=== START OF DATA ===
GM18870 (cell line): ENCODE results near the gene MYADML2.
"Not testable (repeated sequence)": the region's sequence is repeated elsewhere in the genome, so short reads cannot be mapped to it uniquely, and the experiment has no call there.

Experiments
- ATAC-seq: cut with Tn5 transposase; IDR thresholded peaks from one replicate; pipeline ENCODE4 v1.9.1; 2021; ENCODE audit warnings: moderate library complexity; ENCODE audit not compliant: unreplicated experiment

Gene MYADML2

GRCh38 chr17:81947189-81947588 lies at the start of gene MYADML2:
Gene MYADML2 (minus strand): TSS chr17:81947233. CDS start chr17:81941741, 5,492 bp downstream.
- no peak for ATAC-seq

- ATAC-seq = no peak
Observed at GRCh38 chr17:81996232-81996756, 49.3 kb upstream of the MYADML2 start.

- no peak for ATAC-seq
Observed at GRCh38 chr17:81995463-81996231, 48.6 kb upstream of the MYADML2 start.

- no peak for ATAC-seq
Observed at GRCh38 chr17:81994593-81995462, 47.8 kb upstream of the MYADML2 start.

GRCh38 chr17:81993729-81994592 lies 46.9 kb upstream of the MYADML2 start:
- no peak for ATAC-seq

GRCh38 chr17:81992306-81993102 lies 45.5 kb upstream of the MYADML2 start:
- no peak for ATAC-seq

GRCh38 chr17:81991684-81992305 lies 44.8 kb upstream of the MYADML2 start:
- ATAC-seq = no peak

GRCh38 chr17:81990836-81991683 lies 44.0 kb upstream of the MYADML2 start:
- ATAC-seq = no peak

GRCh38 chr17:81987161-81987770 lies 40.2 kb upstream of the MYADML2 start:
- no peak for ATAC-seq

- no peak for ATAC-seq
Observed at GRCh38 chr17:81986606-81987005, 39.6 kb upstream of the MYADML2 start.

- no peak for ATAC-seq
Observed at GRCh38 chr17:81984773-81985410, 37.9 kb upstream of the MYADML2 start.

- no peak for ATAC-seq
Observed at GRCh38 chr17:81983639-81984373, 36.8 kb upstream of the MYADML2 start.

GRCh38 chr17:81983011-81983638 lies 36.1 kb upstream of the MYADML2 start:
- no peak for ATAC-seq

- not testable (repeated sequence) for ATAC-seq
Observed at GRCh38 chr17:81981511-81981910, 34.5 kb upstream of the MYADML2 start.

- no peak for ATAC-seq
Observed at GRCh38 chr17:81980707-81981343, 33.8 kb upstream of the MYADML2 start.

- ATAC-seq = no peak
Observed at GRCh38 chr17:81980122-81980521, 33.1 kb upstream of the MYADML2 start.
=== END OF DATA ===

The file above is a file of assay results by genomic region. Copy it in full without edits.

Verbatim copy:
GM18870 (cell line): ENCODE results near the gene MYADML2.
"Not testable (repeated sequence)": the region's sequence is repeated elsewhere in the genome, so short reads cannot be mapped to it uniquely, and the experiment has no call there.

Experiments
- ATAC-seq: cut with Tn5 transposase; IDR thresholded peaks from one replicate; pipeline ENCODE4 v1.9.1; 2021; ENCODE audit warnings: moderate library complexity; ENCODE audit not compliant: unreplicated experiment

Gene MYADML2

GRCh38 chr17:81947189-81947588 lies at the start of gene MYADML2:
Gene MYADML2 (minus strand): TSS chr17:81947233. CDS start chr17:81941741, 5,492 bp downstream.
- no peak for ATAC-seq

- ATAC-seq = no peak
Observed at GRCh38 chr17:81996232-81996756, 49.3 kb upstream of the MYADML2 start.

- no peak for ATAC-seq
Observed at GRCh38 chr17:81995463-81996231, 48.6 kb upstream of the MYADML2 start.

- no peak for ATAC-seq
Observed at GRCh38 chr17:81994593-81995462, 47.8 kb upstream of the MYADML2 start.

GRCh38 chr17:81993729-81994592 lies 46.9 kb upstream of the MYADML2 start:
- no peak for ATAC-seq

GRCh38 chr17:81992306-81993102 lies 45.5 kb upstream of the MYADML2 start:
- no peak for ATAC-seq

GRCh38 chr17:81991684-81992305 lies 44.8 kb upstream of the MYADML2 start:
- ATAC-seq = no peak

GRCh38 chr17:81990836-81991683 lies 44.0 kb upstream of the MYADML2 start:
- ATAC-seq = no peak

GRCh38 chr17:81987161-81987770 lies 40.2 kb upstream of the MYADML2 start:
- no peak for ATAC-seq

- no peak for ATAC-seq
Observed at GRCh38 chr17:81986606-81987005, 39.6 kb upstream of the MYADML2 start.

- no peak for ATAC-seq
Observed at GRCh38 chr17:81984773-81985410, 37.9 kb upstream of the MYADML2 start.

- no peak for ATAC-seq
Observed at GRCh38 chr17:81983639-81984373, 36.8 kb upstream of the MYADML2 start.

GRCh38 chr17:81983011-81983638 lies 36.1 kb upstream of the MYADML2 start:
- no peak for ATAC-seq

- not testable (repeated sequence) for ATAC-seq
Observed at GRCh38 chr17:81981511-81981910, 34.5 kb upstream of the MYADML2 start.

- no peak for ATAC-seq
Observed at GRCh38 chr17:81980707-81981343, 33.8 kb upstream of the MYADML2 start.

- ATAC-seq = no peak
Observed at GRCh38 chr17:81980122-81980521, 33.1 kb upstream of the MYADML2 start.